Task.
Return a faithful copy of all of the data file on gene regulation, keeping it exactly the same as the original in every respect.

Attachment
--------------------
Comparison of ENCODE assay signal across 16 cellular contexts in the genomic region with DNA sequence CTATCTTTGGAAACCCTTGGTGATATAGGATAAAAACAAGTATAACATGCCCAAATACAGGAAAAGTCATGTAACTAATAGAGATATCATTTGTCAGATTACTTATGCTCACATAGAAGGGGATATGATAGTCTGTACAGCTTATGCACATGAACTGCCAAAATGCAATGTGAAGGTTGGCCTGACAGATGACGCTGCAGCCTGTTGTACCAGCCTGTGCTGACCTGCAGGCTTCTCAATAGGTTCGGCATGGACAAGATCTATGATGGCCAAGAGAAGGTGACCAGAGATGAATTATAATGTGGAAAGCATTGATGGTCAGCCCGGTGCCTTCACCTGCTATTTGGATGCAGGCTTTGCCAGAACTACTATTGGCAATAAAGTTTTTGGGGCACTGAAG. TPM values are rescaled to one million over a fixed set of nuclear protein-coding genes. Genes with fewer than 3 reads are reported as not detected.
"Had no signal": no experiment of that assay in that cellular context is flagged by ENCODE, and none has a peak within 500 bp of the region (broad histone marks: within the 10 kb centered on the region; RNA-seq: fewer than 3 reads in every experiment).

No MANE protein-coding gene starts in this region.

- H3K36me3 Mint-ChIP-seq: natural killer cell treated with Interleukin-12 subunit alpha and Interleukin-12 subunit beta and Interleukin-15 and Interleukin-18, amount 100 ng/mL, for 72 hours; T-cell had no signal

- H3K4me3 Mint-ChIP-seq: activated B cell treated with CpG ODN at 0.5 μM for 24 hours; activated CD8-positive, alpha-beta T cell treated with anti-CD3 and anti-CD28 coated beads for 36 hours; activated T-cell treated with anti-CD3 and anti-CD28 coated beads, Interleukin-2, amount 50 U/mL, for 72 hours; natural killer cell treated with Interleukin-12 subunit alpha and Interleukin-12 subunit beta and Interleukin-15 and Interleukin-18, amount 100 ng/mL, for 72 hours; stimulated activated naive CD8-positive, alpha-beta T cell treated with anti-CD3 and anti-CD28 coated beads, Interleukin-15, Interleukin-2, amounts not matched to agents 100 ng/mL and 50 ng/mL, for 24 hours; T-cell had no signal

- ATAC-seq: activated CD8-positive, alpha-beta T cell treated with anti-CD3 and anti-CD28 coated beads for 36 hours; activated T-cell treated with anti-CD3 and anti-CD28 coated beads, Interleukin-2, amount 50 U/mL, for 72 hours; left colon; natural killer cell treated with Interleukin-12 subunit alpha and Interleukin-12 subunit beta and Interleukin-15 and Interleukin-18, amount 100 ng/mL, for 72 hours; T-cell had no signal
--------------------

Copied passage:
Comparison of ENCODE assay signal across 16 cellular contexts in the genomic region with DNA sequence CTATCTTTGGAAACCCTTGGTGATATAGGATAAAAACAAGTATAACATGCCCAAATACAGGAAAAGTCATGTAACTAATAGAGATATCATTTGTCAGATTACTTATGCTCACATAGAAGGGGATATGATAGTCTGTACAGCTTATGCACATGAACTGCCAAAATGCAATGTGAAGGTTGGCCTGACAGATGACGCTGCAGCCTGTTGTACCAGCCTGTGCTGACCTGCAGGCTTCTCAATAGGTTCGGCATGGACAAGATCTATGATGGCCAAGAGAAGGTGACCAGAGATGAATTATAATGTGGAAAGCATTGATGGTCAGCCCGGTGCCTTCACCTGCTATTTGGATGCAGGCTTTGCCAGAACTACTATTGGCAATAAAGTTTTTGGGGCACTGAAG. TPM values are rescaled to one million over a fixed set of nuclear protein-coding genes. Genes with fewer than 3 reads are reported as not detected.
"Had no signal": no experiment of that assay in that cellular context is flagged by ENCODE, and none has a peak within 500 bp of the region (broad histone marks: within the 10 kb centered on the region; RNA-seq: fewer than 3 reads in every experiment).

No MANE protein-coding gene starts in this region.

- H3K36me3 Mint-ChIP-seq: natural killer cell treated with Interleukin-12 subunit alpha and Interleukin-12 subunit beta and Interleukin-15 and Interleukin-18, amount 100 ng/mL, for 72 hours; T-cell had no signal

- H3K4me3 Mint-ChIP-seq: activated B cell treated with CpG ODN at 0.5 μM for 24 hours; activated CD8-positive, alpha-beta T cell treated with anti-CD3 and anti-CD28 coated beads for 36 hours; activated T-cell treated with anti-CD3 and anti-CD28 coated beads, Interleukin-2, amount 50 U/mL, for 72 hours; natural killer cell treated with Interleukin-12 subunit alpha and Interleukin-12 subunit beta and Interleukin-15 and Interleukin-18, amount 100 ng/mL, for 72 hours; stimulated activated naive CD8-positive, alpha-beta T cell treated with anti-CD3 and anti-CD28 coated beads, Interleukin-15, Interleukin-2, amounts not matched to agents 100 ng/mL and 50 ng/mL, for 24 hours; T-cell had no signal

- ATAC-seq: activated CD8-positive, alpha-beta T cell treated with anti-CD3 and anti-CD28 coated beads for 36 hours; activated T-cell treated with anti-CD3 and anti-CD28 coated beads, Interleukin-2, amount 50 U/mL, for 72 hours; left colon; natural killer cell treated with Interleukin-12 subunit alpha and Interleukin-12 subunit beta and Interleukin-15 and Interleukin-18, amount 100 ng/mL, for 72 hours; T-cell had no signal